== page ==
We can easily create a collaborative filtering recommender system using Graph Lab! We’ll take the following steps:

  1. Load up the data with pandas
  2. Convert the pandas dataframes to graph lab SFrames
  3. Train the model
  4. Make recommendations
import graphlab
import pandas as pd

# Load up the data with pandas
r_cols = ['user_id', 'food_item', 'rating']
train_data_df = pd.read_csv('train_data.csv', sep='\t', names=r_cols)
test_data_df = pd.read_csv('test_data.csv', sep='\t', names=r_cols)

# Convert the pandas dataframes to graph lab SFrames
train_data = graphlab.SFrame(train_data_df)
test_data = graphlab.SFrame(test_data_df)

# Train the model
collab_filter_model = graphlab.item_similarity_recommender.create(train_data, 
                                                                  user_id='user_id', 
                                                                  item_id='food_item', 
                                                                  target='rating', 
                                                                  similarity_type='cosine')
                                                                  
# Make recommendations
which_user_ids = [1, 2, 3, 4]
how_many_recommendations = 5
item_recomendation = collab_filter_model.recommend(users=which_user_ids,
                                                   k=how_many_recommendations)

 

Content-based Systems

In contrast to collaborative filtering, content-based approaches will use additional information about the user and / or items to make predictions.

For example, in the gif we saw above, a content-based system might consider the age, sex, occupation, and other personal user factors when making the predictions. It’s much easier to predict that the person wouldn’t like the video if we knew it was about skateboarding, but the user’s age is 87!

That’s why when you sign up for many online websites and services, they ask you to (optionally) give your date of birth, gender, and ethnicity! It’s just more data for their system to make better predictions.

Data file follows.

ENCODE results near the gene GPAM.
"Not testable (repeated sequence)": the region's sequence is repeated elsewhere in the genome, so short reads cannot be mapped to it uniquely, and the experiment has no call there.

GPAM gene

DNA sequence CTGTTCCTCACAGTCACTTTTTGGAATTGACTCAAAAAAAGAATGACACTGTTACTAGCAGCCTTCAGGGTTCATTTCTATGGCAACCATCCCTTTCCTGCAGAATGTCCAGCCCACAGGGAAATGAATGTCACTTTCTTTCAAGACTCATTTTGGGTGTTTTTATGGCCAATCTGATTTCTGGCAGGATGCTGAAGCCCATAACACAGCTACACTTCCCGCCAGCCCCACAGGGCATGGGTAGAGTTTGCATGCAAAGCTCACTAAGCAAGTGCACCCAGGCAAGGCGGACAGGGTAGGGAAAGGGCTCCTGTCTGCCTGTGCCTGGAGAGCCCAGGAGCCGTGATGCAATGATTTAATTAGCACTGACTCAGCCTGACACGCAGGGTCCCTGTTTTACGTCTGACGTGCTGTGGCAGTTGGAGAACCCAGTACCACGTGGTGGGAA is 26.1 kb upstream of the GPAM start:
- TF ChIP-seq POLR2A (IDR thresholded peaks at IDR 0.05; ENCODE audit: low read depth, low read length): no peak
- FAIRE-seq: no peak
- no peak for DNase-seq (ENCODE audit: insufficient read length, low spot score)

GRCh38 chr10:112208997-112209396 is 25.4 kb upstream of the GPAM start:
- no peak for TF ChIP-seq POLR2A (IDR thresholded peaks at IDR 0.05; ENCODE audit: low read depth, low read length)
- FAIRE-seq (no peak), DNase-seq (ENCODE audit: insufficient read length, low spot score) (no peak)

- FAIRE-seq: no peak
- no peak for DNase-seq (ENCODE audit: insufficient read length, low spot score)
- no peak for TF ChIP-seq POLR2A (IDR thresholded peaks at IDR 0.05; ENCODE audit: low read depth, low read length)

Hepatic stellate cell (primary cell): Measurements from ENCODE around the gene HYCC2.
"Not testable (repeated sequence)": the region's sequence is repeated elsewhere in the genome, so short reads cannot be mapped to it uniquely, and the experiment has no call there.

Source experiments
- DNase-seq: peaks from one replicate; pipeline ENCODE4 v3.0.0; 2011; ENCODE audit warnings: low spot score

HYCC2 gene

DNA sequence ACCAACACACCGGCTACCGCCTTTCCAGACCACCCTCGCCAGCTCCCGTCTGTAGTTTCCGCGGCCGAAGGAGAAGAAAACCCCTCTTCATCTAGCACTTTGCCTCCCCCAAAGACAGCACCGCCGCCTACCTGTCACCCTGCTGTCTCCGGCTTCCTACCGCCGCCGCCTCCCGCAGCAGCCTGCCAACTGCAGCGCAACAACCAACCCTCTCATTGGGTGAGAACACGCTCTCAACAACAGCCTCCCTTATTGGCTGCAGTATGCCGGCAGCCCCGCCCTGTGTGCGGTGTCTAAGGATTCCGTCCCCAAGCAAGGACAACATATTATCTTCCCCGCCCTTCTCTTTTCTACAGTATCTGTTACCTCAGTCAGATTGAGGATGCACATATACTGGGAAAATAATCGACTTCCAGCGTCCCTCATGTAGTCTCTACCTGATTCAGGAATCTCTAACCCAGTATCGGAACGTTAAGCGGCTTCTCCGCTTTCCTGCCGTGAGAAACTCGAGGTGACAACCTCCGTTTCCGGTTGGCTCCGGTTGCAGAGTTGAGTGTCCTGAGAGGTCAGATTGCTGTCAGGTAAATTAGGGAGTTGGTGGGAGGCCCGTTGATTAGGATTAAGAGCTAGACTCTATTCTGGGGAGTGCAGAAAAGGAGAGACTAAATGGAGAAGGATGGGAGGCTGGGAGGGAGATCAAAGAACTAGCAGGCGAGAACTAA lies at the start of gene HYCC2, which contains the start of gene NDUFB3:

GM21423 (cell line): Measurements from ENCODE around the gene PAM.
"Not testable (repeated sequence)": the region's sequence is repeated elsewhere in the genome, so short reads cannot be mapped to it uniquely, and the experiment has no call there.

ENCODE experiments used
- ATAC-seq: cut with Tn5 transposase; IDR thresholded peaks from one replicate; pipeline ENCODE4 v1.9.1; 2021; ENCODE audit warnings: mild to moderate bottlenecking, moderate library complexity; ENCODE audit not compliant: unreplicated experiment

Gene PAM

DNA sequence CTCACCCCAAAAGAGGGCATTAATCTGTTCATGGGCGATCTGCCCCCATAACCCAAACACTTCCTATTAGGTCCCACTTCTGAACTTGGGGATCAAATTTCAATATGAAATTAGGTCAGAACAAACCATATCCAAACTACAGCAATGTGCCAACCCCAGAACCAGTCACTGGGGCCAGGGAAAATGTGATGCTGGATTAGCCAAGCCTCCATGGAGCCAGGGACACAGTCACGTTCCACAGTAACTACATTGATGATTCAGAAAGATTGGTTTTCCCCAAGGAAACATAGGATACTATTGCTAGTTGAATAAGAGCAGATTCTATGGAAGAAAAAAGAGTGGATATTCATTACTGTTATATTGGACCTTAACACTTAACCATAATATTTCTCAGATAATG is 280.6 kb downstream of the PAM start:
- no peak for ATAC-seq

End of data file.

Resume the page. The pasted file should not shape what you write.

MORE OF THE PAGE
Thus, content-based methods are more similar to classical machine learning, in the sense that we will build features based on user and item data and use that to help us make predictions. Our system input is then the features of the user and the features of the item. Our system output is the prediction of whether or not the user would like or dislike the item.

The Code

We can easily create a collaborative filtering recommender system using Graph Lab! We’ll take the following steps:

  1. Load up the data with pandas
  2. Convert the pandas dataframes to graph lab SFrames
  3. Train the model
  4. Make recommendations
import graphlab
import pandas as pd

# Load up the data with pandas
r_cols = ['user_id', 'food_item', 'rating']
train_data_df = pd.read_csv('train_data.csv', sep='\t', names=r_cols)
test_data_df = pd.read_csv('test_data.csv', sep='\t', names=r_cols)

# Convert the pandas dataframes to graph lab SFrames
train_data = graphlab.SFrame(train_data_df)
test_data = graphlab.SFrame(test_data_df)

# Train the model
cotent_filter_model = graphlab.item_content_recommender.create(train_data, 
                                                              user_id='user_id', 
                                                              item_id='food_item', 
                                                              target='rating')
                                                                  
# Make recommendations
which_user_ids = [1, 2, 3, 4]
how_many_recommendations = 5
item_recomendation = cotent_filter_model.recommend(users=which_user_ids,
                                                   k=how_many_recommendations)

 

Like to learn?

Follow me on twitter where I post all about the latest and greatest AI, Technology, and Science! Connect with me on LinkedIn too!

Related:


Sign Up

By subscribing you accept KDnuggets Privacy Policy